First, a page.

By Sadek Hassan
After Iraq’s success in defeating Daesh, and following the declaration by Prime Minister Haider Al-Abadi that the country was now free of this terrorist organization, Iraq is mobilizing national, regional and international efforts to rebuild a damaged infrastructure, return internally displaced people to their homes, and make meaningful progress in achieving reconciliation amongst Iraq’s communities.
Iraqi officials are pinning their hope on the Kuwait Conference for the Reconstruction of Iraq, which is being held in Kuwait City between 12-14 February 2018. They regard this gathering of government officials, investors, global institutions, and international companies as a potential turning point for Iraq and its people.
The head of Iraq’s Investment Commission Dr. Sami Al-Araji revealed that Iraq will present a list of some 157 projects for which it is seeking private investments at the conference, which some 1,900 delegates representing foreign governments, private firms, and NGOs have registered to attend.
At the top of the list is a railway line 500 KM in length from Baghdad to Basra in the south, with an estimated cost of $13.7 billion. The second is a railway line from Baghdad to Mosul in the north of Iraq, with an estimated cost of $8.65 billion. The third ambitious scheme is building two metro mass transit systems in Baghdad and Basra.
The Kuwait conference is well attended, with more than 1850 international and local companies, and more than 70 regional and international organizations attending.
One of the most prominent countries taking part in the conference is the United States that will be represented by 1000 representatives from the private sector, Britain, France, Italy, Germany, Russia, Turkey, Sweden, Austria, the Netherlands, Canada, Australia, Japan, China, and Venezuela. Arab countries taking part are Saudi Arabia, Qatar, the Emirates, and Kuwait as a main contributor to the conference.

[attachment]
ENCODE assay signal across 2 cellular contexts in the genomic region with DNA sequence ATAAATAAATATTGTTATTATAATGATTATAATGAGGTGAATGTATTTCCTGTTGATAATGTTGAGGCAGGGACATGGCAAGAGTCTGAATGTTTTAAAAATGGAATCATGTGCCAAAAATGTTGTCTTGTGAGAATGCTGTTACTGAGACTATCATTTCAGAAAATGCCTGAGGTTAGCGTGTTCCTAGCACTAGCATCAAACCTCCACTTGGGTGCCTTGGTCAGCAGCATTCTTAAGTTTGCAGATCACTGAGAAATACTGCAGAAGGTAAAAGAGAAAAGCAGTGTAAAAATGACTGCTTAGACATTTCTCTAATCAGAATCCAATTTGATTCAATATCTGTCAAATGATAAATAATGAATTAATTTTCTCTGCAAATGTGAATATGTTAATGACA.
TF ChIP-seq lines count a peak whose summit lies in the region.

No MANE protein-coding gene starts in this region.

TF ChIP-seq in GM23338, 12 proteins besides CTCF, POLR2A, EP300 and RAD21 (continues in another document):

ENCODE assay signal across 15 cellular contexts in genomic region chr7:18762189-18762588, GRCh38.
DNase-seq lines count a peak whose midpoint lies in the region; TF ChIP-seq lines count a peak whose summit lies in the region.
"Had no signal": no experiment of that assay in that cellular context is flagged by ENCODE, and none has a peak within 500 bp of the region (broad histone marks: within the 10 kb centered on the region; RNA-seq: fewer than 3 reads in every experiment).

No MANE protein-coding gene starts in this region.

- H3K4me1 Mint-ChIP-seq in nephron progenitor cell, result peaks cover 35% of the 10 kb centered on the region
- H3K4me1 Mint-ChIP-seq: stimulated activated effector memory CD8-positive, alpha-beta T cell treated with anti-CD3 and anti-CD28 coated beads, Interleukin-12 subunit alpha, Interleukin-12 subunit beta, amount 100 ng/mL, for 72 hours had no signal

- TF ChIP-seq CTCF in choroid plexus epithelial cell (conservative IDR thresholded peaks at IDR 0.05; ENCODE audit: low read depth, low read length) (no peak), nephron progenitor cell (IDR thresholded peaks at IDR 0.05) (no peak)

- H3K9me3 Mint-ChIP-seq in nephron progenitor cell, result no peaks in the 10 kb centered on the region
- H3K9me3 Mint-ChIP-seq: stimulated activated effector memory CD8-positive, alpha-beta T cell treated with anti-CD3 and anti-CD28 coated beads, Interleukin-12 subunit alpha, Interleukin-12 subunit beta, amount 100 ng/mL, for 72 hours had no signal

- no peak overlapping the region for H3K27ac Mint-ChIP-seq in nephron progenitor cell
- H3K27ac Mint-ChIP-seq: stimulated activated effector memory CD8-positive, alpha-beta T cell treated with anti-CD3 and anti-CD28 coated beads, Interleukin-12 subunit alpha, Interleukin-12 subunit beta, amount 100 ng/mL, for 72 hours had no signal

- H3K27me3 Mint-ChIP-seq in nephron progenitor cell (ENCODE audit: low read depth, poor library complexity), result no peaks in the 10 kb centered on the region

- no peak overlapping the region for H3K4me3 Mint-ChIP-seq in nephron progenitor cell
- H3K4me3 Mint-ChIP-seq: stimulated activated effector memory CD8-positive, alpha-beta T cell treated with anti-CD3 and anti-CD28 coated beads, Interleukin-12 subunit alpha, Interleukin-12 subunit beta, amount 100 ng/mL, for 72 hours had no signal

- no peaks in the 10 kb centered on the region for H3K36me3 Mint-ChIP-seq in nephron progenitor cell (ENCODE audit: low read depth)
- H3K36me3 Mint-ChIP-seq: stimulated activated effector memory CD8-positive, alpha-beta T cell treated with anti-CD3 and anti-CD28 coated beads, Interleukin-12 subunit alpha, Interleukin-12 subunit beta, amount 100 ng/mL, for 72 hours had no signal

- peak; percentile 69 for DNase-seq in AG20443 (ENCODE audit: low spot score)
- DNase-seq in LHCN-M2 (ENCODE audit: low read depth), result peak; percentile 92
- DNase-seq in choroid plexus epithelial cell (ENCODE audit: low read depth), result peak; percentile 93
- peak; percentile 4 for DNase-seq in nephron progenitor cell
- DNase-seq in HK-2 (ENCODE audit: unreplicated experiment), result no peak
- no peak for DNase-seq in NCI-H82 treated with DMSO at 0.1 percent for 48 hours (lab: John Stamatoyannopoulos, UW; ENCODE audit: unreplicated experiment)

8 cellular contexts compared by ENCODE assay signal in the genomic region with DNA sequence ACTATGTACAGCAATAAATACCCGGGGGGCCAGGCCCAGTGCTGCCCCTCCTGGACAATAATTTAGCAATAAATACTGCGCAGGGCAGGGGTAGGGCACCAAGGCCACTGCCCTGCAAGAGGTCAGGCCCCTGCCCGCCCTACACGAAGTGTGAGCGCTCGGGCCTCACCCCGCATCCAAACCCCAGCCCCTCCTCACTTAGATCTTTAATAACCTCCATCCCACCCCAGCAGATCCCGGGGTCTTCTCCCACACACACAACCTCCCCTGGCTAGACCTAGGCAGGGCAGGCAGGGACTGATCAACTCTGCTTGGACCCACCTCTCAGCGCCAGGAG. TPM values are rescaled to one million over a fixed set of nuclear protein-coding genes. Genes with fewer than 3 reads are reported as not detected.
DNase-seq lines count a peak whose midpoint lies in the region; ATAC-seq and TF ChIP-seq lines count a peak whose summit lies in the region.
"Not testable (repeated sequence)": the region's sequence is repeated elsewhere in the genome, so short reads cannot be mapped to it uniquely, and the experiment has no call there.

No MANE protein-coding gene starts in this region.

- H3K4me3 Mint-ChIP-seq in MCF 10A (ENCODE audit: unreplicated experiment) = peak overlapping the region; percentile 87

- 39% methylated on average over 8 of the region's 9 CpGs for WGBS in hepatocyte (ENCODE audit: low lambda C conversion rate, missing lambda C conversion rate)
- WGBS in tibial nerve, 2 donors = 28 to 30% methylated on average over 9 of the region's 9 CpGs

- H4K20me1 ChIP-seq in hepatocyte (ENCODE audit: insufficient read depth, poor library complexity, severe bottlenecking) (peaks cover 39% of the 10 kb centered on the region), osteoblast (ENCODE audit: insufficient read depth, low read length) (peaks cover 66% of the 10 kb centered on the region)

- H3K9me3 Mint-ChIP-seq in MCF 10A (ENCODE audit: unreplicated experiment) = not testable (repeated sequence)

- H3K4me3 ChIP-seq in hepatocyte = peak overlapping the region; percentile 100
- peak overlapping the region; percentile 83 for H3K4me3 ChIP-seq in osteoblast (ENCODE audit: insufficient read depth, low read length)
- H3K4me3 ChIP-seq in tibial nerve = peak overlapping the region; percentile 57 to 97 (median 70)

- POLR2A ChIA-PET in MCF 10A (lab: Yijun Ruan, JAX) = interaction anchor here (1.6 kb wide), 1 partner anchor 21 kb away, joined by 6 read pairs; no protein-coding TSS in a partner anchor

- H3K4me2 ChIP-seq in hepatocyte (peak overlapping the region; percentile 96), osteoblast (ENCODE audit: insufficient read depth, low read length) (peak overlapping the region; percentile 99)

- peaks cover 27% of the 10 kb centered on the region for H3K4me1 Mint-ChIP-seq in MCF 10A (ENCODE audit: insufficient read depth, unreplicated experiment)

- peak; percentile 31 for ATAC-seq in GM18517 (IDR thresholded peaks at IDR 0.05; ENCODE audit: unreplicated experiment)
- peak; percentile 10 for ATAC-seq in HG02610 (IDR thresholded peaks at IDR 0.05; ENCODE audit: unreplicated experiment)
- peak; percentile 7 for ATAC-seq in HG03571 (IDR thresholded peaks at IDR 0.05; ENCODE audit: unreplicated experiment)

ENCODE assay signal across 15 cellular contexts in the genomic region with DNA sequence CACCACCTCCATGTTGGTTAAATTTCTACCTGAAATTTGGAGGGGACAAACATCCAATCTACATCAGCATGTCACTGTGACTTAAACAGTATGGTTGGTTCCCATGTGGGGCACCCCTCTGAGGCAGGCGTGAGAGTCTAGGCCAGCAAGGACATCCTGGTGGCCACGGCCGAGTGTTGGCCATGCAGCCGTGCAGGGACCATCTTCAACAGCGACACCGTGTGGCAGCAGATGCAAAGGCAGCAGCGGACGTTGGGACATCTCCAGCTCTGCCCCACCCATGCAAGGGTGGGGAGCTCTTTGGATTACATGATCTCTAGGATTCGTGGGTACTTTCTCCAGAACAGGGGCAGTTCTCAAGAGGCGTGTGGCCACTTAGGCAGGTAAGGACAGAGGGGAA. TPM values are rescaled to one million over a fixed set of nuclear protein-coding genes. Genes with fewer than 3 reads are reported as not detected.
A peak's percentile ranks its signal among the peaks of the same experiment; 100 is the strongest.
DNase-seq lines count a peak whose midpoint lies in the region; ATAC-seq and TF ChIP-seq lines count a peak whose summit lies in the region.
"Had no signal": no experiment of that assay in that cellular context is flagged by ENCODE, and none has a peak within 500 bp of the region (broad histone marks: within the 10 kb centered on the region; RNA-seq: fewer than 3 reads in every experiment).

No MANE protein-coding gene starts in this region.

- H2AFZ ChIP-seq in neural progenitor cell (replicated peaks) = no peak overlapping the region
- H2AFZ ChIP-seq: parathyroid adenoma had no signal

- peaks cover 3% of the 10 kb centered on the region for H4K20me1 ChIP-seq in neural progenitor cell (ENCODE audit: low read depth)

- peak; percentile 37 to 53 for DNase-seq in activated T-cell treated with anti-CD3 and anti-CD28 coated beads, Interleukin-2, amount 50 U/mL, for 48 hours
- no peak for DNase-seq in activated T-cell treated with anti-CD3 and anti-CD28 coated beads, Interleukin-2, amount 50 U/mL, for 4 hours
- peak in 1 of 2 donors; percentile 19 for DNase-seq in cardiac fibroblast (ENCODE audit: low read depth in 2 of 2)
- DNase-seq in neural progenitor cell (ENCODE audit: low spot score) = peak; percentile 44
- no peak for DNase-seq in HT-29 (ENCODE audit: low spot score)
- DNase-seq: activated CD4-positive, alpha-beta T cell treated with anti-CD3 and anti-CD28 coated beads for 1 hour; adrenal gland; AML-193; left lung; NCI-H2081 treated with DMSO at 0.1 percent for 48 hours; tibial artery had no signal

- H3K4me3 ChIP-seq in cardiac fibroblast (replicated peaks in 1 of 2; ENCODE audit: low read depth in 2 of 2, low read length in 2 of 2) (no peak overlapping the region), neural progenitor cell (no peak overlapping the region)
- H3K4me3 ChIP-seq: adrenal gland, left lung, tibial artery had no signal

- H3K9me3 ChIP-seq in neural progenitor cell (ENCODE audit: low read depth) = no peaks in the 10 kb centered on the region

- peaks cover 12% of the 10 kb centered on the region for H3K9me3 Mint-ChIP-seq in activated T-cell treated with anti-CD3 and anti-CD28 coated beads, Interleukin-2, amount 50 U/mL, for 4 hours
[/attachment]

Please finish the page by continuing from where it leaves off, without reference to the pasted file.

The Iraqi government has taken comprehensive steps in economic and financial reform. The financial discipline Iraq has shown comes at a time when it is aiming to transition from nonproductive operational spending to productive operational spending, which came as a result of a credit readiness program with the International Monetary Fund.
A Turing Point?
Here, an important issue that has the potential to shape a new reality for Iraqi is at hand: the promising investment opportunities in all governorates. The Iraqi government talks about putting a long-term strategy for reconstruction that covers 10 years, from 2018 till 2027. This plan aims to achieve development in three main areas: human resources, social development, and services. The second area is to achieve economic growth through implementing strategic projects in different sectors and reproaching crisis in a way that sees opportunities in them to achieve development. The third area is about rebuilding infrastructure.
Iraqi citizens who fenced off terror on behalf of the world hope that the conference will come out with developmental and investment recommendations that will enable them to their homes and live a dignified life once again. This is expected to happen, especially with the huge preparation by the Iraqi government in collaboration with Kuwait to ensure that the objectives of the conference are achieved and that the outcome will be eventually about reducing the suffering of the Iraqi people.
If Iraq grasps the opportunity presented by the Kuwait conference, it will be a leap forward in building a well-balanced economy that will deliver better living standards to the long-suffering people of Iraq.
Sadek A. Hassan is an Iraqi journalist and researcher. He developed a number of research articles that deal with Middle East political economy and democratization.